Readability

Give Homeschoolers a Break

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Amid talk of vouch­ers and char­ter schools, the Trump admin­is­tra­tion should con­sider sig­nif­i­cant tax breaks for homeschoolers.

The rea­sons for home­school­ing vary. Some par­ents want to empha­size a reli­gious edu­ca­tion for their chil­dren. Oth­ers want to avoid the left-​leaning indoc­tri­na­tion of pub­lic schools. Still oth­ers face inad­e­quate or unsafe schools.

Accord­ing to the National Home Edu­ca­tion Research Insti­tute, more than two mil­lion stu­dents in K-​12 are schooled at home. One study found that more than 30 per­cent of these stu­dents are Black, His­panic or Asian. More­over, the stu­dents and their par­ents save tax­pay­ers more than $20 bil­lion a year based on an esti­mated cost of more than $11,000 a year per child for a pub­lic school education.

But home­school­ers receive no sig­nif­i­cant tax breaks for teach­ing their children.

Home­schools in most states can­not be run as a busi­ness or even as a non-​profit as par­ents can­not charge their chil­dren for their edu­ca­tion. More­over, home­school­ers can­not deduct dona­tions to their own school. Also, the IRS usu­ally does not allow home­school­ing to be con­sid­ered a hobby, which could reap some lim­ited tax benefits.

Here are some pos­si­bil­i­ties to make home­school­ing more affordable:

–Allow tax breaks for tuition and books pur­chased from home­school­ing businesses.

–Pro­vide deduc­tions for indi­vid­u­als who are the pri­mary teacher.

–Give tax incen­tives for tutor­ing in spe­cific sub­jects, such as math, sci­ence and technology.

–Pro­vide a mech­a­nism to receive a reduc­tion in local prop­erty taxes, which often are paid to local schools, for indi­vid­u­als who homeschool.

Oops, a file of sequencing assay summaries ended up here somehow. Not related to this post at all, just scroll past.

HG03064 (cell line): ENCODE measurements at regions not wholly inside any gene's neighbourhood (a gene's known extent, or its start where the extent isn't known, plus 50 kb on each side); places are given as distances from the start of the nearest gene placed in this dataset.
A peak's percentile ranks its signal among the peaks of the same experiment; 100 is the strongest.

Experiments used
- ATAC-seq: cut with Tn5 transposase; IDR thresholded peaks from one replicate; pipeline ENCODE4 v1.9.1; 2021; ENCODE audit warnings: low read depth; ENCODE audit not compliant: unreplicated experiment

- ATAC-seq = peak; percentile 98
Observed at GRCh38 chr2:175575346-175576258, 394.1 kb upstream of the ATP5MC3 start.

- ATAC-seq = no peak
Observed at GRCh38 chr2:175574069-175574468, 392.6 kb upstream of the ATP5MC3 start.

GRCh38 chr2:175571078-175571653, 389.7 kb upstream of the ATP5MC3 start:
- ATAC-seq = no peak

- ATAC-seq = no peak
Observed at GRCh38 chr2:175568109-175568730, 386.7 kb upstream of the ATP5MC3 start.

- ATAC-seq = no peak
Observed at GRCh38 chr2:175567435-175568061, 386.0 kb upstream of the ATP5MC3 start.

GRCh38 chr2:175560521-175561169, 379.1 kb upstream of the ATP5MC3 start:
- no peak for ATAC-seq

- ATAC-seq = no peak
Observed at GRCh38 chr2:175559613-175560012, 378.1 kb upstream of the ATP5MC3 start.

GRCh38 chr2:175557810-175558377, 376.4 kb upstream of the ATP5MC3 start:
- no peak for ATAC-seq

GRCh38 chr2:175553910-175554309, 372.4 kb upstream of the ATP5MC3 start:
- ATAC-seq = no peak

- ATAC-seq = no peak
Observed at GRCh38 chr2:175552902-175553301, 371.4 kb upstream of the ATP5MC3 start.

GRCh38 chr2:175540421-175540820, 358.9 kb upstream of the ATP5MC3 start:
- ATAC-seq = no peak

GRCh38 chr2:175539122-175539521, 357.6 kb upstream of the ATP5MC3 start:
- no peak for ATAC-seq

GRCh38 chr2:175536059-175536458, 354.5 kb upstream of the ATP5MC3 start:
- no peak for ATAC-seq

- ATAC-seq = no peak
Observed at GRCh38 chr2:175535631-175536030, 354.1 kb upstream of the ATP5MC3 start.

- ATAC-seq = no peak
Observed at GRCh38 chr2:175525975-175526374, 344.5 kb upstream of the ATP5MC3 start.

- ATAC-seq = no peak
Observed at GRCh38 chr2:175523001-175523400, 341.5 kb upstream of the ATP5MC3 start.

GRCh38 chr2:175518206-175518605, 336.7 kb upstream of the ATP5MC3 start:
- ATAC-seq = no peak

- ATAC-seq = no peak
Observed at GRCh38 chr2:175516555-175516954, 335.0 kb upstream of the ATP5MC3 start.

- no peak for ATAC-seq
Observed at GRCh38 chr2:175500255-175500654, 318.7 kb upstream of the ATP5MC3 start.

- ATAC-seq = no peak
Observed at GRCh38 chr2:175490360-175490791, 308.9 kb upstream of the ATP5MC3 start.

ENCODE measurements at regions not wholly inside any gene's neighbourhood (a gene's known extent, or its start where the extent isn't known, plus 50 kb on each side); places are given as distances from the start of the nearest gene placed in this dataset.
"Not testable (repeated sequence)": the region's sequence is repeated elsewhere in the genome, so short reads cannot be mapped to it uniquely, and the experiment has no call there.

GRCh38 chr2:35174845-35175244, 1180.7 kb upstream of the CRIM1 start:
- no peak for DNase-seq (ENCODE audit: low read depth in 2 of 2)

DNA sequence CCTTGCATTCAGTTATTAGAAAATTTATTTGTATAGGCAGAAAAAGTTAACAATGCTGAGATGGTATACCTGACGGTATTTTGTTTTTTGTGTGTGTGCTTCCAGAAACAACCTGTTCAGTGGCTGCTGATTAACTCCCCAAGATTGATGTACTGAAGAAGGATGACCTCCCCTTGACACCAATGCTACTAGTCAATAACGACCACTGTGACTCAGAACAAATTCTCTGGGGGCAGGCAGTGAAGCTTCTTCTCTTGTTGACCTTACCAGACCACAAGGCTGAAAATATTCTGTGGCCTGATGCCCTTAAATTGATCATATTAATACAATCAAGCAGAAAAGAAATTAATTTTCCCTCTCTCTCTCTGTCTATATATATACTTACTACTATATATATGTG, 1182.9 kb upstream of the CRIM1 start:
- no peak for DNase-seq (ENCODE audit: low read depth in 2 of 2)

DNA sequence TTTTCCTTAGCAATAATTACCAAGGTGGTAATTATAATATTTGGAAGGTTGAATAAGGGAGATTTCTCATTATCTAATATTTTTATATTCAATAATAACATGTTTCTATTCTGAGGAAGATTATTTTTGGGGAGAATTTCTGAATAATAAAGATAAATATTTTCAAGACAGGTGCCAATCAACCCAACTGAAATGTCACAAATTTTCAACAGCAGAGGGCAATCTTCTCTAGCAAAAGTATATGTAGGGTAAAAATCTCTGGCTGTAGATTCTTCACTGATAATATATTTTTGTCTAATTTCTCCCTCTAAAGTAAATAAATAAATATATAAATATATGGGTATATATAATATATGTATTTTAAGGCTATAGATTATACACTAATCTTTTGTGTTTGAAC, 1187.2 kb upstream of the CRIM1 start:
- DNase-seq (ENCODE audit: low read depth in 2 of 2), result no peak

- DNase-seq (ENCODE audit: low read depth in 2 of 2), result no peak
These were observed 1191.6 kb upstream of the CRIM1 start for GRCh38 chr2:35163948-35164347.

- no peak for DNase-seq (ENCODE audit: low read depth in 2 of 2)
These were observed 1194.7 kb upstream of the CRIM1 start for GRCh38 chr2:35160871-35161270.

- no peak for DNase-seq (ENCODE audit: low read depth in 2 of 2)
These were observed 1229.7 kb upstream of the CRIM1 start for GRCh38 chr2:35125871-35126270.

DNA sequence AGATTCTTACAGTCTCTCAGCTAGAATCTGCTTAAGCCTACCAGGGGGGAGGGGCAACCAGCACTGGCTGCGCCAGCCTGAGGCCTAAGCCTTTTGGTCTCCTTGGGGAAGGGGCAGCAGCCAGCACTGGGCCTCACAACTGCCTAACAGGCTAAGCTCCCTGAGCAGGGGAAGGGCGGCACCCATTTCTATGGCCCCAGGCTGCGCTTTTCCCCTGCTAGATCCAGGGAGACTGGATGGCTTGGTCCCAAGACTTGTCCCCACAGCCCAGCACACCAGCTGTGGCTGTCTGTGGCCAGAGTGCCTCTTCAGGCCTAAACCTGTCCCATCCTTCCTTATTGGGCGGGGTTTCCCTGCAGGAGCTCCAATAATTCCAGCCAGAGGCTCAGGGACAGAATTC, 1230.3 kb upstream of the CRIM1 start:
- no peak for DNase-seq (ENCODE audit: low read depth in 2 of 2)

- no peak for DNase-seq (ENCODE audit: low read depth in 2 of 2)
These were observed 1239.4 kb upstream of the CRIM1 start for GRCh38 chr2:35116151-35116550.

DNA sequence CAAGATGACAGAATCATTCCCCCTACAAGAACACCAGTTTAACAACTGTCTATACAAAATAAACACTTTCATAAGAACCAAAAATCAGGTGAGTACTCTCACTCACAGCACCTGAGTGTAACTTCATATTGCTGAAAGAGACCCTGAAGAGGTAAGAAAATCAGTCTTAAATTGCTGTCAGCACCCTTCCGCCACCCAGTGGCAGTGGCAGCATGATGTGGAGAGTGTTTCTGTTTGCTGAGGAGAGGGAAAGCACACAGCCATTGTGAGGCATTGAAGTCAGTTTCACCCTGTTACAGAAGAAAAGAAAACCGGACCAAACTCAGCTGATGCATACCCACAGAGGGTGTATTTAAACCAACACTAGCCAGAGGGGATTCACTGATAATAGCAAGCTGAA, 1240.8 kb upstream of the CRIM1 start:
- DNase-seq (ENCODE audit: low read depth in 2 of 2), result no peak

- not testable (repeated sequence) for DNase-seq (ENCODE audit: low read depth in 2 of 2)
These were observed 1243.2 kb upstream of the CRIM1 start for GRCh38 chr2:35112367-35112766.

Open the school­house doors and let par­ents choose the best school for their chil­dren,” Don­ald Trump says. “Edu­ca­tion reform­ers call this school choice, char­ter schools, vouch­ers, even oppor­tu­nity schol­ar­ships. I call it competition-​the Amer­i­can way.”

That com­pe­ti­tion should include incen­tives and ben­e­fits for home­school­ers and their chil­dren to allow them to choose an option other than char­ters and vouchers.


Christo­pher Harper is a recov­er­ing jour­nal­ist who worked for The Asso­ci­ated Press, Newsweek, ABC News and The Wash­ing­ton Times and teaches media law.

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Amid talk of vouchers and charter schools, the Trump administration should consider significant tax breaks for homeschoolers.

The reasons for homeschooling vary. Some parents want to emphasize a religious education for their children. Others want to avoid the left-leaning indoctrination of public schools. Still others face inadequate or unsafe schools.

According to the National Home Education Research Institute, more than two million students in K-12 are schooled at home. One study found that more than 30 percent of these students are Black, Hispanic or Asian. Moreover, the students and their parents save taxpayers more than $20 billion a year based on an estimated cost of more than $11,000 a year per child for a public school education.

But homeschoolers receive no significant tax breaks for teaching their children.

Homeschools in most states cannot be run as a business or even as a non-profit as parents cannot charge their children for their education. Moreover, homeschoolers cannot deduct donations to their own school. Also, the IRS usually does not allow homeschooling to be considered a hobby, which could reap some limited tax benefits.

Here are some possibilities to make homeschooling more affordable:

–Allow tax breaks for tuition and books purchased from homeschooling businesses.

–Provide deductions for individuals who are the primary teacher.

–Give tax incentives for tutoring in specific subjects, such as math, science and technology.

–Provide a mechanism to receive a reduction in local property taxes, which often are paid to local schools, for individuals who homeschool.

“Open the schoolhouse doors and let parents choose the best school for their children,” Donald Trump says. “Education reformers call this school choice, charter schools, vouchers, even opportunity scholarships. I call it competition-the American way.”

That competition should include incentives and benefits for homeschoolers and their children to allow them to choose an option other than charters and vouchers.


Christopher Harper is a recovering journalist who worked for The Associated Press, Newsweek, ABC News and The Washington Times and teaches media law.